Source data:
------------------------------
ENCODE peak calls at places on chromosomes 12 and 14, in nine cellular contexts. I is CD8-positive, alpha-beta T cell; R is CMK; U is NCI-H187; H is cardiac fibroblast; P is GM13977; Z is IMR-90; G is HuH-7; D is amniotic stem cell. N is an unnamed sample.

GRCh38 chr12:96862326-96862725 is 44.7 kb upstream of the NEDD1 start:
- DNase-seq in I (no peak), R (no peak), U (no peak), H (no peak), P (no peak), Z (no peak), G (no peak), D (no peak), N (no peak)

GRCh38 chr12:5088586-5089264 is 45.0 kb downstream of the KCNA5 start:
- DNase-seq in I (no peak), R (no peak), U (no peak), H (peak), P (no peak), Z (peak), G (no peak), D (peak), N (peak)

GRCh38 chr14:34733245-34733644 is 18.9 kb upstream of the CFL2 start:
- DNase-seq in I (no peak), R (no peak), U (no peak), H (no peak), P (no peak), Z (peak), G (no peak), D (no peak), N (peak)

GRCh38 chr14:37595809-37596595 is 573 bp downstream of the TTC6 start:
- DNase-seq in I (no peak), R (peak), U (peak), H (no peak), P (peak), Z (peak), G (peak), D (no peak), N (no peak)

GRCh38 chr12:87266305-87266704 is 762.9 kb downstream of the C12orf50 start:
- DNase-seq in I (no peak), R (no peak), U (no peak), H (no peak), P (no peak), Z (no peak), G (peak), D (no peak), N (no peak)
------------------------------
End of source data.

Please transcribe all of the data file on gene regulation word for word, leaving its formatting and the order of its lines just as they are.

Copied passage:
ENCODE peak calls at places on chromosomes 12 and 14, in nine cellular contexts. I is CD8-positive, alpha-beta T cell; R is CMK; U is NCI-H187; H is cardiac fibroblast; P is GM13977; Z is IMR-90; G is HuH-7; D is amniotic stem cell. N is an unnamed sample.

GRCh38 chr12:96862326-96862725 is 44.7 kb upstream of the NEDD1 start:
- DNase-seq in I (no peak), R (no peak), U (no peak), H (no peak), P (no peak), Z (no peak), G (no peak), D (no peak), N (no peak)

GRCh38 chr12:5088586-5089264 is 45.0 kb downstream of the KCNA5 start:
- DNase-seq in I (no peak), R (no peak), U (no peak), H (peak), P (no peak), Z (peak), G (no peak), D (peak), N (peak)

GRCh38 chr14:34733245-34733644 is 18.9 kb upstream of the CFL2 start:
- DNase-seq in I (no peak), R (no peak), U (no peak), H (no peak), P (no peak), Z (peak), G (no peak), D (no peak), N (peak)

GRCh38 chr14:37595809-37596595 is 573 bp downstream of the TTC6 start:
- DNase-seq in I (no peak), R (peak), U (peak), H (no peak), P (peak), Z (peak), G (peak), D (no peak), N (no peak)

GRCh38 chr12:87266305-87266704 is 762.9 kb downstream of the C12orf50 start:
- DNase-seq in I (no peak), R (no peak), U (no peak), H (no peak), P (no peak), Z (no peak), G (peak), D (no peak), N (no peak)